The U.S. Equal Employment Opportunity Commission mandates that companies employing 100 or more workers annually report demographic information about their workforce.
Bloomberg acquired data for 2020 and 2021 from 88 S&P 100 companies and analyzed the overall job growth at these firms. In total, these companies expanded their U.S. workforces by 323,094 individuals in 2021, marking the first year following the BLM protests. This data represents the most recent available.
Among these job additions, 20,524 were white employees, while the remaining 302,570 positions, constituting 94 percent of the overall increase, were filled by people of color. The data suggests a proactive approach to diversity, which may raise questions about discrimination practices. (Related: GONE WOKE: Chick-fil-A embraces woke agenda, names VP for diversity, equity and inclusion.)
As noted by Chris Menahan of Information Liberation, there are reports that the chief executive officer of telecommunications giant British Telecom is terminating white employees en masse to replace them with non-white individuals, achieve "diversity goals" and potentially earn a £220,000 ($266,000) bonus.
When Elon Musk acquired Twitter in 2022, the executives of the social media giant purportedly recommended the dismissal of white employees to prevent legal issues and promote "diversity."
Musk, however, disregarded their advice. As a result, the Department of Justice (DOJ) recently filed a lawsuit against Musk for prioritizing the hiring of Americans over refugees and asylum seekers.
Following the BLM protests, Walmart initiated training programs stating that "white is not right;" Coca-Cola trained its employees to "strive for less whiteness;" and AT&T conducted sessions telling white employees, "You are part of the problem."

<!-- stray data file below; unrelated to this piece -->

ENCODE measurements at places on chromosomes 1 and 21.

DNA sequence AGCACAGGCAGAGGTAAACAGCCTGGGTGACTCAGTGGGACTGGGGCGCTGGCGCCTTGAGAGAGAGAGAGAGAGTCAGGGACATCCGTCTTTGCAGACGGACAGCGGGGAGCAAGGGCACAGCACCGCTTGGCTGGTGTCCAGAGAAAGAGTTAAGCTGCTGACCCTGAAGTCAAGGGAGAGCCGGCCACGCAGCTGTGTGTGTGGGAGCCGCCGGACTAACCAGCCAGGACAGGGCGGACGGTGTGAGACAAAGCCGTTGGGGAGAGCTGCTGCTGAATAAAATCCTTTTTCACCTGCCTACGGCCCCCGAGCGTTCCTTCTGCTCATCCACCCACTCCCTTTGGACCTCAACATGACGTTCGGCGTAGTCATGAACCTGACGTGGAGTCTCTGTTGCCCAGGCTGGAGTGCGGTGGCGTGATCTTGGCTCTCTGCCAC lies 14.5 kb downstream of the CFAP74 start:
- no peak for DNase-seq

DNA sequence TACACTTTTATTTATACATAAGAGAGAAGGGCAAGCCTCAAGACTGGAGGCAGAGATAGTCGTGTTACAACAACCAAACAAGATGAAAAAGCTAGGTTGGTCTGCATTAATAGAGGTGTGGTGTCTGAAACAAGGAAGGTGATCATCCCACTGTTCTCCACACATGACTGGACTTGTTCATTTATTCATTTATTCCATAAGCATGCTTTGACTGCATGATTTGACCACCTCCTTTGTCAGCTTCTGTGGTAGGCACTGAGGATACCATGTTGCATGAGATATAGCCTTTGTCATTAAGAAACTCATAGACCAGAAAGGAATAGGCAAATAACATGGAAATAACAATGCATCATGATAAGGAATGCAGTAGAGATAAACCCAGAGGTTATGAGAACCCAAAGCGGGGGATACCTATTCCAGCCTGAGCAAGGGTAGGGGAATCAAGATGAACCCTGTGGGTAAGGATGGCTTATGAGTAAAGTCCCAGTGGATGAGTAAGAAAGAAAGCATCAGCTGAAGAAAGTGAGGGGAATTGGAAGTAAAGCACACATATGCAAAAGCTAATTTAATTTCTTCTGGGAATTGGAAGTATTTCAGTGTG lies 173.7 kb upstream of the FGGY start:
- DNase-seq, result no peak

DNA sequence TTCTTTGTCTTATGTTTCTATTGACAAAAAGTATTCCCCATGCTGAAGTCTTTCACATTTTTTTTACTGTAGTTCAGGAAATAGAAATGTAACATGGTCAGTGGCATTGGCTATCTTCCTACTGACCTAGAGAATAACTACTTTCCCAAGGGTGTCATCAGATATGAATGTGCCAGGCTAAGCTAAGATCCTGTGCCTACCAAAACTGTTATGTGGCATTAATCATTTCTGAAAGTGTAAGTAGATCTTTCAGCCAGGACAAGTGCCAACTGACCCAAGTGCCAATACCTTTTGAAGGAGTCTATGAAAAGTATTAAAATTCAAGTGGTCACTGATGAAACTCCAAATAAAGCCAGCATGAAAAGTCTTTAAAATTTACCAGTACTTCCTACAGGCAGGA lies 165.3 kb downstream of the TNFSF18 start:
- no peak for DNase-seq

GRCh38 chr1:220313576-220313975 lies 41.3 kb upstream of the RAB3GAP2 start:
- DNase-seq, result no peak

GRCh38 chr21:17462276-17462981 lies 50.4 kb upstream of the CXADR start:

Bloomberg's report indicates that companies are hesitant to discuss the "progress" they have made through race-based hiring practices, possibly due to concerns about discrimination lawsuits.
Many CEOs are now contemplating whether the Supreme Court's June ruling on race-based admissions might apply to their hiring objectives.
"We've noticed that DEI (Diversity, Equity and Inclusion) is gradually losing importance three years later. Now, amidst business challenges, the question arises: 'Where should we cut resources and investments?' DEI and HR teams are impacted," said LaJoie-Lubin, a consultant who previously worked for a company but now works independently.
Esther Silver-Parker, an independent consultant who previously helped Walmart establish its DEI program, noted that companies are less eager to discuss topics related to diversity, equity and inclusion on earnings calls and at conferences.
Data compiled by Bloomberg reveals a 54 percent decline in mentions of these topics among Russell 3,000 Index companies during the third quarter. None of the companies that made significant diversity gains were willing to provide extensive details on the matter.
Silver-Parker explained: "The approach now is to do what is necessary without drawing attention to it. 'Let's keep a low profile. Let's avoid attracting attention. But we acknowledge our moral and market obligations.'"
Individuals who have been denied job opportunities or dismissed from these companies based on their race may have a moral and market responsibility to pursue legal action against these companies.
In recent years, numerous white individuals have secured substantial settlements by suing their employers for anti-white discrimination.
Just a few months ago, a jury ordered Starbucks to pay over $25 million in damages to a former regional manager who was terminated due to being white – a move perceived as a gesture to appease the BLM movement.
Bloomberg's comprehensive research could serve as valuable evidence in such legal proceedings.
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